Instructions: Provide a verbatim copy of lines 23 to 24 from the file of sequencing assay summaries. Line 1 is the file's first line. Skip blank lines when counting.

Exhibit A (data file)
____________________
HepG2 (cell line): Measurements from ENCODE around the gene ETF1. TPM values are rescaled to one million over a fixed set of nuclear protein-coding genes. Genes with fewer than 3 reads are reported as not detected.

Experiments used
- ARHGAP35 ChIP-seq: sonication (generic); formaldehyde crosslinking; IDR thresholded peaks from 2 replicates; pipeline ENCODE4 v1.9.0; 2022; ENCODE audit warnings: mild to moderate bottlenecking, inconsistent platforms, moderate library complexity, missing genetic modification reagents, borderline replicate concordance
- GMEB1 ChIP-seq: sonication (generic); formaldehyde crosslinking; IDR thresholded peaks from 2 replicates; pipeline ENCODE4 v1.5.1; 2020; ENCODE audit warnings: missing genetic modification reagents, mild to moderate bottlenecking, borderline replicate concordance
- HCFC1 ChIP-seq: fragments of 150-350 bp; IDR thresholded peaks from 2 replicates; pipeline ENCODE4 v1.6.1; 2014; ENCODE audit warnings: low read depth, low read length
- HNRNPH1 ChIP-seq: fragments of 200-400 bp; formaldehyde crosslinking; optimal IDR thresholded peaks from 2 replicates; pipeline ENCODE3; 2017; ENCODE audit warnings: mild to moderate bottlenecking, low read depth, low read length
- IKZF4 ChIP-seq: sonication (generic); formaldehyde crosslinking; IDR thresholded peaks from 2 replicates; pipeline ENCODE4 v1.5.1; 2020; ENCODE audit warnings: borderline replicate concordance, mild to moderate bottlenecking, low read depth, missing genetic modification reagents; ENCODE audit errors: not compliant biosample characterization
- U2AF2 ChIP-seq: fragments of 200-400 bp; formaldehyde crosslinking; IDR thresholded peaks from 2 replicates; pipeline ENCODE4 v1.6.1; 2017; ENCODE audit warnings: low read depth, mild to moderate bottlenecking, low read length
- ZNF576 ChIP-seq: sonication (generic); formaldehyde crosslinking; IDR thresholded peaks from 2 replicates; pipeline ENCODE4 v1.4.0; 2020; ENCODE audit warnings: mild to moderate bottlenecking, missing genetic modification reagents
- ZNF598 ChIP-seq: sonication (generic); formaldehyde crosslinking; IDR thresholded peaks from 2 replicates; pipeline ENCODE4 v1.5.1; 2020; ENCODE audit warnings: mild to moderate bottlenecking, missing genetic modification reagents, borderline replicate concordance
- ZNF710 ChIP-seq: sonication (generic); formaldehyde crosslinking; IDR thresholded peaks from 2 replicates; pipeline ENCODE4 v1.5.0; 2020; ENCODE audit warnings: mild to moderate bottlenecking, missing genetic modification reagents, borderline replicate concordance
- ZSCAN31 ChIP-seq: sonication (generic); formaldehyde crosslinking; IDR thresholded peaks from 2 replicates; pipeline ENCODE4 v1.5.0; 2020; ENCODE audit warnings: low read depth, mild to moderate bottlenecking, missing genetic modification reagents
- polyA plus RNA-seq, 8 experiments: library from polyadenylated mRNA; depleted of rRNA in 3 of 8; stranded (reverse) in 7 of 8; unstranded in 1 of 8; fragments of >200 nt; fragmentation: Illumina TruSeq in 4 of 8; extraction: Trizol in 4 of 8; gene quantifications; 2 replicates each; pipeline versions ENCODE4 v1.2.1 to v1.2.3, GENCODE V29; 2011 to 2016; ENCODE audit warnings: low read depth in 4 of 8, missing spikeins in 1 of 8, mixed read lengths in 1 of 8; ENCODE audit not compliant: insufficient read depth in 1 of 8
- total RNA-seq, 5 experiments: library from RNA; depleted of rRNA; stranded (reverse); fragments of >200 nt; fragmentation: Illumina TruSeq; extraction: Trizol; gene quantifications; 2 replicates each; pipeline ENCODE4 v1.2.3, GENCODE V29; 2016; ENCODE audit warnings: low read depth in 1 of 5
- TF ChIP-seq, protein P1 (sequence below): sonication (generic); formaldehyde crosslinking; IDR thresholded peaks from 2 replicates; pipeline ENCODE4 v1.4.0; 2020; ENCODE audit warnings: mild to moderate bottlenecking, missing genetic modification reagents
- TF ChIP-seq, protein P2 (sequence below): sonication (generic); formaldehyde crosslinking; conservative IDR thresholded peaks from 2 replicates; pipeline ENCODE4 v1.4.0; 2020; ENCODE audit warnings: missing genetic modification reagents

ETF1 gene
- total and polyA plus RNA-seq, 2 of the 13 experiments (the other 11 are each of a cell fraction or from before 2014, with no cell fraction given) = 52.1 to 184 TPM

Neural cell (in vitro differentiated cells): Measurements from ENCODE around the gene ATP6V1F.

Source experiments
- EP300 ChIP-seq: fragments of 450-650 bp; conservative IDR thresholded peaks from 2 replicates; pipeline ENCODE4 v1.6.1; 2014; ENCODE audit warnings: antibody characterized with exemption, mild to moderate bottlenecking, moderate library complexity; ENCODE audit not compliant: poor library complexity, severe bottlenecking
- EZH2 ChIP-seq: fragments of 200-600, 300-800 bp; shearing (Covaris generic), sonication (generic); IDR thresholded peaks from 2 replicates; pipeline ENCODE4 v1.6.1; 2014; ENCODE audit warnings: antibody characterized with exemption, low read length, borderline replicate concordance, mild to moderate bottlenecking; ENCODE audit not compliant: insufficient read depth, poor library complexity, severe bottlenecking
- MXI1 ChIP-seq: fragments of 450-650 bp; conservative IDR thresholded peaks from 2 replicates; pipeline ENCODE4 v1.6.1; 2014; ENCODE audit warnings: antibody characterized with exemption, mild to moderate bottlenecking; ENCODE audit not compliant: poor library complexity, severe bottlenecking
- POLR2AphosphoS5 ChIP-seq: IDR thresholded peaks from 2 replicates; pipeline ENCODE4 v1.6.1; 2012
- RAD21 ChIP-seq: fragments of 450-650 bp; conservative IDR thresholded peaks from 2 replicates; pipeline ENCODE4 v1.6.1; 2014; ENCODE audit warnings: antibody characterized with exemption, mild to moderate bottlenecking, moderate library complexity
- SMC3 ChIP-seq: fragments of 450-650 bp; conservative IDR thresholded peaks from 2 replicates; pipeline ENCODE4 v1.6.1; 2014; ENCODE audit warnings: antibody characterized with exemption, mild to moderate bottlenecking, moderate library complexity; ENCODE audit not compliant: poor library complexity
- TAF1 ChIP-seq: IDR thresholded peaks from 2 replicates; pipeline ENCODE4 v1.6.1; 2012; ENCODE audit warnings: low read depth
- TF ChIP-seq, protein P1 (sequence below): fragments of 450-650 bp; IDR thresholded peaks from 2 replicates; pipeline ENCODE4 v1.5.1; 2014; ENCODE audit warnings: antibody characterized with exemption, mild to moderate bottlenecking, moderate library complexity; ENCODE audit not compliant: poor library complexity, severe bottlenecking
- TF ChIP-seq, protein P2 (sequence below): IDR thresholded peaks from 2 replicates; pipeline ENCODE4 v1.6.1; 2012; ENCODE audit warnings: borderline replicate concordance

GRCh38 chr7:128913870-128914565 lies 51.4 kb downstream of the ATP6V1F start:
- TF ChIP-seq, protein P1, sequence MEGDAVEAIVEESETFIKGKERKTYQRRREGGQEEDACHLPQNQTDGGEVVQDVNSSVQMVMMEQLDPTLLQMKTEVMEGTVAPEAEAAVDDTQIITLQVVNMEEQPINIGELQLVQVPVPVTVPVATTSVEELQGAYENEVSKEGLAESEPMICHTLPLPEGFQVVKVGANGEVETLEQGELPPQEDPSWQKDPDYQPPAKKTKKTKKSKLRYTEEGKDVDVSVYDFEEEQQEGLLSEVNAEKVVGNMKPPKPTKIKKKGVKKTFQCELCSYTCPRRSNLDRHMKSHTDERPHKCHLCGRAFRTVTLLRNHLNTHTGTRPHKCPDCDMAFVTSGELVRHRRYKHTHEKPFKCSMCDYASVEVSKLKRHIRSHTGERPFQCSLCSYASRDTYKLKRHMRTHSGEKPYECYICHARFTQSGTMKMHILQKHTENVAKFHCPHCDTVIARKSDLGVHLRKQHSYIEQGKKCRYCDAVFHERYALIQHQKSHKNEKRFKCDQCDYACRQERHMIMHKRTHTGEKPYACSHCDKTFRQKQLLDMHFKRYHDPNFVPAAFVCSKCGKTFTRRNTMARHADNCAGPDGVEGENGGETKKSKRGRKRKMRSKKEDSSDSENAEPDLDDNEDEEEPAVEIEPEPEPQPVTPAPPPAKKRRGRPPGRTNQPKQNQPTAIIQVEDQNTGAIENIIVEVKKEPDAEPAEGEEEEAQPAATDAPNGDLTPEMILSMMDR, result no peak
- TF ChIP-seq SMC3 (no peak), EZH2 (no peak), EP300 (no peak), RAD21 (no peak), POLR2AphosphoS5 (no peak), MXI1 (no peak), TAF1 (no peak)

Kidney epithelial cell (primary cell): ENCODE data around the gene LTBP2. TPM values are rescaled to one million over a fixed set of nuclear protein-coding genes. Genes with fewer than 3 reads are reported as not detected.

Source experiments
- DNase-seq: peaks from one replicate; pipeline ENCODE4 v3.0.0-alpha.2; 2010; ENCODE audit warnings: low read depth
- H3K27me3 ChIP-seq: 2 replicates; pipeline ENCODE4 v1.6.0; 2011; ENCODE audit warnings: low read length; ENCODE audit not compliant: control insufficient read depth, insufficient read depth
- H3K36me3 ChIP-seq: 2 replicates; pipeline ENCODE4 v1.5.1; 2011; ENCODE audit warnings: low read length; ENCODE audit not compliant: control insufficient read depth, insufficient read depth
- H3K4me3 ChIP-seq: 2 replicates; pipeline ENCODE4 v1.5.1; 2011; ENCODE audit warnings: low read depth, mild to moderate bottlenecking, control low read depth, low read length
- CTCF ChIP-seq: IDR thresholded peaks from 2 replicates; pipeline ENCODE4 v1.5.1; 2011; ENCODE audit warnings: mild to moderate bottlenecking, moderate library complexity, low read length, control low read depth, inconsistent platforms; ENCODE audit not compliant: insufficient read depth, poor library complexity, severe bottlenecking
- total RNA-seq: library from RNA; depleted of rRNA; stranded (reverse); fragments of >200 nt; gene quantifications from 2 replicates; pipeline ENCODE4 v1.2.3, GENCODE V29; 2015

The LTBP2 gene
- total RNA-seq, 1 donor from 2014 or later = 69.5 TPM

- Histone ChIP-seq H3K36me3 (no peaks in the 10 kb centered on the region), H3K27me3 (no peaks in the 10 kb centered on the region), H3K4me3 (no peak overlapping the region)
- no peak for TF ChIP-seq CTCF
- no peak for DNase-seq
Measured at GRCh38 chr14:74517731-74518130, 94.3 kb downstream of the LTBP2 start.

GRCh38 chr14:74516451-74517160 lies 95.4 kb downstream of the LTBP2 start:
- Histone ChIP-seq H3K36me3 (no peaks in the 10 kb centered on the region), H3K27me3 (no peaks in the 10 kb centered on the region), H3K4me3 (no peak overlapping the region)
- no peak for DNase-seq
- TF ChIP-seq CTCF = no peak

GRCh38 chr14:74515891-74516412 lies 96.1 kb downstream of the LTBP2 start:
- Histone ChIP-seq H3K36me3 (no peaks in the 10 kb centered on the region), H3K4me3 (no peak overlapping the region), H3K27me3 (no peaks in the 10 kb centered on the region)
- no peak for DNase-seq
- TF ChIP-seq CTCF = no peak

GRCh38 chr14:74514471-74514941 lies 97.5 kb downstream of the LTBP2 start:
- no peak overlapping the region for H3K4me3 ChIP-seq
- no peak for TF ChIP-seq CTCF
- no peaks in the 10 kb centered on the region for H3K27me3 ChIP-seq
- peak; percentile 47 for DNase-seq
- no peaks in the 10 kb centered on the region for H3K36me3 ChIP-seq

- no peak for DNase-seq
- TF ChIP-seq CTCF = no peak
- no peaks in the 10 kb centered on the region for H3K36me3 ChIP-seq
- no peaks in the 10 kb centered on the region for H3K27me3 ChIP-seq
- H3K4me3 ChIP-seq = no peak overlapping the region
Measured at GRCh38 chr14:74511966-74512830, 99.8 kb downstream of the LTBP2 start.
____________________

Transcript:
- MXI1 ChIP-seq: fragments of 450-650 bp; conservative IDR thresholded peaks from 2 replicates; pipeline ENCODE4 v1.6.1; 2014; ENCODE audit warnings: antibody characterized with exemption, mild to moderate bottlenecking; ENCODE audit not compliant: poor library complexity, severe bottlenecking
- POLR2AphosphoS5 ChIP-seq: IDR thresholded peaks from 2 replicates; pipeline ENCODE4 v1.6.1; 2012